The Senate passed a bill that would keep the alternative minimum tax from spreading to 23 million taxpayers, but without including any of the offsetting revenue-generating provisions included in a version of the bill passed last month by the House.

Despite pledges to adhere to "pay-as-you-go" rules to offset any tax cuts with corresponding increases in revenue, Senate Democrats bowed to pressure from the White House and Senate Republicans, who succeeded in blocking a version of the bill that included controversial provisions such as a tax increase on the salaries of managers of hedge funds and private equity firms. The bill passed on an 88-5 vote.

The AMT was created in 1969 as a way to prevent wealthy Americans from avoiding paying income taxes, but since it was never indexed to inflation it has ensnared an increasing number of citizens, including some who earn $50,000 or less. There are currently about 3.8 million taxpayers subject to the AMT.

"I am relieved that the Senate has acted this evening to extend AMT relief for 19 million taxpayers - including nearly 100,000 Nevadans," said Senate Majority Leader Harry Reid in a statement. "But I want to make it perfectly clear that I am very disappointed Republicans prevented the Senate from passing AMT relief in a fiscally responsible manner. Instead, Republicans insisted that the $50 billion cost of this proposal be added to the national debt - a debt that is already growing at a rate of $1 million a minute."

The move by the Senate will put pressure on House leaders to pass a version of the bill without the offsets. It is expected to do so as the Internal Revenue Service has already warned that the delays in patching the AMT already threaten to hold up tax refunds for millions of taxpayers. Twelve different forms need to be revised to reflect the changes.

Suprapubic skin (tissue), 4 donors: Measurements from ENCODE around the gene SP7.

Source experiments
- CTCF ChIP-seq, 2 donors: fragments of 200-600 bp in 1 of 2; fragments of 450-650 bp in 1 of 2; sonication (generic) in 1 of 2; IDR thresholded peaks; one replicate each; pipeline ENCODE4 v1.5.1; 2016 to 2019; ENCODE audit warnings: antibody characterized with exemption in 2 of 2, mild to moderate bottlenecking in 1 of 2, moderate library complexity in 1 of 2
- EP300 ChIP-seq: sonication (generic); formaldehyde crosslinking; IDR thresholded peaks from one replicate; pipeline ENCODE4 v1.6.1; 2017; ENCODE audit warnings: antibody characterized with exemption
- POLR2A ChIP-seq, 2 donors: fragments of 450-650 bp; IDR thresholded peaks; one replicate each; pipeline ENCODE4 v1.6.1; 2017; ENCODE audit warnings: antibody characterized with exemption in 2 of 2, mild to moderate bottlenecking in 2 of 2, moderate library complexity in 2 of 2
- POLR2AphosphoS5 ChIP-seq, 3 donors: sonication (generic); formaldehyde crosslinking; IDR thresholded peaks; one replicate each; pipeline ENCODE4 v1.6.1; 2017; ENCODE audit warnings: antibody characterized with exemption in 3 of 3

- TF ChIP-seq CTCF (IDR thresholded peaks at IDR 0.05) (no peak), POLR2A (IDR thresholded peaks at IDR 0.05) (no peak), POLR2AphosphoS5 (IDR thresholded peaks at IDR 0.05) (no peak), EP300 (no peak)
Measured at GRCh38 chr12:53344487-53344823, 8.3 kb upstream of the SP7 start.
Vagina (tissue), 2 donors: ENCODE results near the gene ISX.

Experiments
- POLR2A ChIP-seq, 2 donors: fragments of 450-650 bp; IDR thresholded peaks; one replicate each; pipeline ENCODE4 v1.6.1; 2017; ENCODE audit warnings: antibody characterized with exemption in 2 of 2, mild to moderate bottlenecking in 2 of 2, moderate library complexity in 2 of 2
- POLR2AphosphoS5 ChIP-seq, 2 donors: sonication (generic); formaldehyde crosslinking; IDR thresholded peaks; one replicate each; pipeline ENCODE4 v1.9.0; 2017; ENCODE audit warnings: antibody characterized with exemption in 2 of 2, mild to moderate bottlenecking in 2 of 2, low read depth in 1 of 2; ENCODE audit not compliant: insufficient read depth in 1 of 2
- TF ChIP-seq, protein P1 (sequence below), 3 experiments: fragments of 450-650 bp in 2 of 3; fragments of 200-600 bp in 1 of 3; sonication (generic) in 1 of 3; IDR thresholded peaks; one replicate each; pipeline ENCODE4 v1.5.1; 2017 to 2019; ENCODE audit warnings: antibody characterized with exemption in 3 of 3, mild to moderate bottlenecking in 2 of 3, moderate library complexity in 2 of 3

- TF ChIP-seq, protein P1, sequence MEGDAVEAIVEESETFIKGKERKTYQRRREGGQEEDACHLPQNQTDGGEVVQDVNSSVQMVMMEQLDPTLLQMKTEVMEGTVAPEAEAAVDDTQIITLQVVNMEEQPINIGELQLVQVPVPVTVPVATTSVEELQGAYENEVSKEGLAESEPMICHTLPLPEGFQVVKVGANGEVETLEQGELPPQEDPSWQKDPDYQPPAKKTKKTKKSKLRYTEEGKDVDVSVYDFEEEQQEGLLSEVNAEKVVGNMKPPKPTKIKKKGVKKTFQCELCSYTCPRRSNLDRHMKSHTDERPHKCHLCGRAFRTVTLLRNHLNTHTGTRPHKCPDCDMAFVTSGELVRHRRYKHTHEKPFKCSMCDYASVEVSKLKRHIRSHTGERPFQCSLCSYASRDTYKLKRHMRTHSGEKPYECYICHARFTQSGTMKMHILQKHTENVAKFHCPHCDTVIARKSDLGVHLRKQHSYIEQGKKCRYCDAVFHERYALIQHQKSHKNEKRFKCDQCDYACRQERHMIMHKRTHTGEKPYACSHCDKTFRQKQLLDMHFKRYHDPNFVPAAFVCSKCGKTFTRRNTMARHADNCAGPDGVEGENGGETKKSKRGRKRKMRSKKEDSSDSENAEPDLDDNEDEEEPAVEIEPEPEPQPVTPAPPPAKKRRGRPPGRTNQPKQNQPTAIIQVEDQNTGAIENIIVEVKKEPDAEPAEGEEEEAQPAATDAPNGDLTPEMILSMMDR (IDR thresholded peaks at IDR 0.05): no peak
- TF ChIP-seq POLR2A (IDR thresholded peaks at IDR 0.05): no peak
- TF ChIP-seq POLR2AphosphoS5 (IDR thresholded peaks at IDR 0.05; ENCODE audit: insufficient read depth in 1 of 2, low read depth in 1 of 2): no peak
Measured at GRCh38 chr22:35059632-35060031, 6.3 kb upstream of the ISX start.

Treasury Secretary Henry Paulson urged the House to quickly enact the Senate-passed AMT patch. "It is imperative that the House approve this and send it to the president without delay," he said in a statement. "We are only weeks away from the time when taxpayers can typically file their returns and will expect millions of dollars in refund checks quickly. The longer it takes to put this AMT patch into the law, the greater the delay in the filing season and those refunds."

Register or login for access to this item and much more

All Accounting Today content is archived after seven days.

Community members receive:
  • All recent and archived articles
  • Conference offers and updates
  • A full menu of enewsletter options
  • Web seminars, white papers, ebooks

Don't have an account? Register for Free Unlimited Access